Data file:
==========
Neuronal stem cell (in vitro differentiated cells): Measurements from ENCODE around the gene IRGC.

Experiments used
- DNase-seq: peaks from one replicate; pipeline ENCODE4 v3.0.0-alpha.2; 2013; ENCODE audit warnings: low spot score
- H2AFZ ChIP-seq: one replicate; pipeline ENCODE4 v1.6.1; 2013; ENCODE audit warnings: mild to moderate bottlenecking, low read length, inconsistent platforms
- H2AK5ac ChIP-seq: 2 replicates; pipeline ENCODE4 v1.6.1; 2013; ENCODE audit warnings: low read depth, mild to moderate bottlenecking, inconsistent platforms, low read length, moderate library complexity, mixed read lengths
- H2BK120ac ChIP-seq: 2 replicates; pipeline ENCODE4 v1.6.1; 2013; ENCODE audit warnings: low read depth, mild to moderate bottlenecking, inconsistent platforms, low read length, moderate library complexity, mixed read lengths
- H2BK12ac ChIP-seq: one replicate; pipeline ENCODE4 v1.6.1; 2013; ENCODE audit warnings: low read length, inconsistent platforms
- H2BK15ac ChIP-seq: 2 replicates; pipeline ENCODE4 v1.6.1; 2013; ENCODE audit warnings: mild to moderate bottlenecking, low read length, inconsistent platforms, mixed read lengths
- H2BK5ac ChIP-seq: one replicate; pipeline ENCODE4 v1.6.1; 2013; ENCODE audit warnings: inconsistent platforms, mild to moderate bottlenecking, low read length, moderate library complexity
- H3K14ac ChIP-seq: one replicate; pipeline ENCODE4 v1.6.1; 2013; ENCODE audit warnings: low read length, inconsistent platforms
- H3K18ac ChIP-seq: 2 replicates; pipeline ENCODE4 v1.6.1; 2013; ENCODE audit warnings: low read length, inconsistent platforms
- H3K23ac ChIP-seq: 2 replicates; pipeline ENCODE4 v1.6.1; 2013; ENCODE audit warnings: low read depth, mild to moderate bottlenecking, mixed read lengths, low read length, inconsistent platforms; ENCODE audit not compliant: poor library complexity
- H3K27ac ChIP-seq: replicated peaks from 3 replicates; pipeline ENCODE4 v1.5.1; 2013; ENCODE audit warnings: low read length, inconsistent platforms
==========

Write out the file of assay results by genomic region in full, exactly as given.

Neuronal stem cell (in vitro differentiated cells): Measurements from ENCODE around the gene IRGC.

Experiments used
- DNase-seq: peaks from one replicate; pipeline ENCODE4 v3.0.0-alpha.2; 2013; ENCODE audit warnings: low spot score
- H2AFZ ChIP-seq: one replicate; pipeline ENCODE4 v1.6.1; 2013; ENCODE audit warnings: mild to moderate bottlenecking, low read length, inconsistent platforms
- H2AK5ac ChIP-seq: 2 replicates; pipeline ENCODE4 v1.6.1; 2013; ENCODE audit warnings: low read depth, mild to moderate bottlenecking, inconsistent platforms, low read length, moderate library complexity, mixed read lengths
- H2BK120ac ChIP-seq: 2 replicates; pipeline ENCODE4 v1.6.1; 2013; ENCODE audit warnings: low read depth, mild to moderate bottlenecking, inconsistent platforms, low read length, moderate library complexity, mixed read lengths
- H2BK12ac ChIP-seq: one replicate; pipeline ENCODE4 v1.6.1; 2013; ENCODE audit warnings: low read length, inconsistent platforms
- H2BK15ac ChIP-seq: 2 replicates; pipeline ENCODE4 v1.6.1; 2013; ENCODE audit warnings: mild to moderate bottlenecking, low read length, inconsistent platforms, mixed read lengths
- H2BK5ac ChIP-seq: one replicate; pipeline ENCODE4 v1.6.1; 2013; ENCODE audit warnings: inconsistent platforms, mild to moderate bottlenecking, low read length, moderate library complexity
- H3K14ac ChIP-seq: one replicate; pipeline ENCODE4 v1.6.1; 2013; ENCODE audit warnings: low read length, inconsistent platforms
- H3K18ac ChIP-seq: 2 replicates; pipeline ENCODE4 v1.6.1; 2013; ENCODE audit warnings: low read length, inconsistent platforms
- H3K23ac ChIP-seq: 2 replicates; pipeline ENCODE4 v1.6.1; 2013; ENCODE audit warnings: low read depth, mild to moderate bottlenecking, mixed read lengths, low read length, inconsistent platforms; ENCODE audit not compliant: poor library complexity
- H3K27ac ChIP-seq: replicated peaks from 3 replicates; pipeline ENCODE4 v1.5.1; 2013; ENCODE audit warnings: low read length, inconsistent platforms